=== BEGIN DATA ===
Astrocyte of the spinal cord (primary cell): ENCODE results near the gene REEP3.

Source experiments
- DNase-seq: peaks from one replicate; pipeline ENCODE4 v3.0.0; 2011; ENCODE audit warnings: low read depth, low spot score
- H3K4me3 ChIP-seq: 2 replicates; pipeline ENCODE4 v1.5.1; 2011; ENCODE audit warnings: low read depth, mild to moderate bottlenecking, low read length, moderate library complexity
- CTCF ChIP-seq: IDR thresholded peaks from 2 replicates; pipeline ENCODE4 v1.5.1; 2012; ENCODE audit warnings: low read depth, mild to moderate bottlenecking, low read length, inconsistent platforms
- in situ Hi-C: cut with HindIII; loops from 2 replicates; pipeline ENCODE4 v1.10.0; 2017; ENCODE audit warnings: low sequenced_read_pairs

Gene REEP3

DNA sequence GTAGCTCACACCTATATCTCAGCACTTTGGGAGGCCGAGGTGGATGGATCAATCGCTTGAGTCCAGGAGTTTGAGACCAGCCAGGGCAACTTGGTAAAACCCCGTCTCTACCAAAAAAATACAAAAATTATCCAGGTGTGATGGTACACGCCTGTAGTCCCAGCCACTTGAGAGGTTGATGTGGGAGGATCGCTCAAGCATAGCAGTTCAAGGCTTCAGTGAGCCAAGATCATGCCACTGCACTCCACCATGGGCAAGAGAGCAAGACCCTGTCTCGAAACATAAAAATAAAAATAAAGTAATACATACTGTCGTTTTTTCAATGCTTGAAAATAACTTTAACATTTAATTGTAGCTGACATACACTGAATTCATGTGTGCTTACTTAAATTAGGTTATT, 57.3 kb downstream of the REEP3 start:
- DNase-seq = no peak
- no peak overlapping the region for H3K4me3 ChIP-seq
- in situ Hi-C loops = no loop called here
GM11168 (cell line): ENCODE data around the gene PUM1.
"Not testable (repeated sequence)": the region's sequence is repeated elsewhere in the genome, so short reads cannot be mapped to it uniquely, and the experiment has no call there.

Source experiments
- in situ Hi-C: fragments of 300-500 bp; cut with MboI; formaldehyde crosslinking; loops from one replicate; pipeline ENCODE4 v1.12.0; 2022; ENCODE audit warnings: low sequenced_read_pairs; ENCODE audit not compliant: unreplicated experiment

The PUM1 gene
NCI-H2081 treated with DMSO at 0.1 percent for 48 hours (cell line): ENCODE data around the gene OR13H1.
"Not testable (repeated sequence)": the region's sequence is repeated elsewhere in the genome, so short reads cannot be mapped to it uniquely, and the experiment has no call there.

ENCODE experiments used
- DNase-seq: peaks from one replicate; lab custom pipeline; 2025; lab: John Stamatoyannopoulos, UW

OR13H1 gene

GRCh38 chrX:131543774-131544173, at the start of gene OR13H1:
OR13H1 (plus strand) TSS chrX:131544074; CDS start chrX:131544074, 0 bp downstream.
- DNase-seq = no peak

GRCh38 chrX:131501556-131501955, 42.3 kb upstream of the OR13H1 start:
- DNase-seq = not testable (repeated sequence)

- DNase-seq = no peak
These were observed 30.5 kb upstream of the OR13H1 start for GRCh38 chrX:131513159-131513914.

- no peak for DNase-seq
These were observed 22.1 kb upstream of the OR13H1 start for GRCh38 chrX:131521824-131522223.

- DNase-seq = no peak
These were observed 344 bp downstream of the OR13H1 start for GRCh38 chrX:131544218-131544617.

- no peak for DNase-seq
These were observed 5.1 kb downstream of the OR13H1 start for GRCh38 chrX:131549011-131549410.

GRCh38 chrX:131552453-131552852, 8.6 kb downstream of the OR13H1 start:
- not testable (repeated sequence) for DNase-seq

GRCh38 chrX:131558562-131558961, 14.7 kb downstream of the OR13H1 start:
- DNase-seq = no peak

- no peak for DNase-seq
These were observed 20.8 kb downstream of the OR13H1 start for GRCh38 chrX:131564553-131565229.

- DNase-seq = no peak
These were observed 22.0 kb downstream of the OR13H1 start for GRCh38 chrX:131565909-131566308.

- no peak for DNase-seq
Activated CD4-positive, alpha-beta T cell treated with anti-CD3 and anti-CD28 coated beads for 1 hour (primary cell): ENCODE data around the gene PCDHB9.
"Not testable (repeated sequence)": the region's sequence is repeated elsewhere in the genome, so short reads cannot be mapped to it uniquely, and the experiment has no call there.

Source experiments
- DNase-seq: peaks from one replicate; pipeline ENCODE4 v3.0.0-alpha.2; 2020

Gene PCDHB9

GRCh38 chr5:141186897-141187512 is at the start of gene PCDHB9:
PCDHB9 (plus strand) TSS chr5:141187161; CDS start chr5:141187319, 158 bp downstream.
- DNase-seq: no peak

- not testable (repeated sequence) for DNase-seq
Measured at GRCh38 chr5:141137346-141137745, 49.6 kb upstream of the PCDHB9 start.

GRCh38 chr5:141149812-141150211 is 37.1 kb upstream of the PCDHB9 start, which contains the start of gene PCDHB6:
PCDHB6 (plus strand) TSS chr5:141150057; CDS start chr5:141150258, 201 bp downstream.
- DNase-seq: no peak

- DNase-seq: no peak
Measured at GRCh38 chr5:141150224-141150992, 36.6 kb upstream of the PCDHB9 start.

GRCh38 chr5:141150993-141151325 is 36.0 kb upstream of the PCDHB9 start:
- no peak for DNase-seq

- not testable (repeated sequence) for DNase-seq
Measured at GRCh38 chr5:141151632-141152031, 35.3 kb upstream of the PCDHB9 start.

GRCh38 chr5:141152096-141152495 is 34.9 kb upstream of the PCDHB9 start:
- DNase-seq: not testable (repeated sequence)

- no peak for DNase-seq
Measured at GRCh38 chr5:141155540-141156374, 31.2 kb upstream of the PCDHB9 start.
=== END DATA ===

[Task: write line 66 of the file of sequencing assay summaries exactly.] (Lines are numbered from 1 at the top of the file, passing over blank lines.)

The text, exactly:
Measured at GRCh38 chr5:141155540-141156374, 31.2 kb upstream of the PCDHB9 start.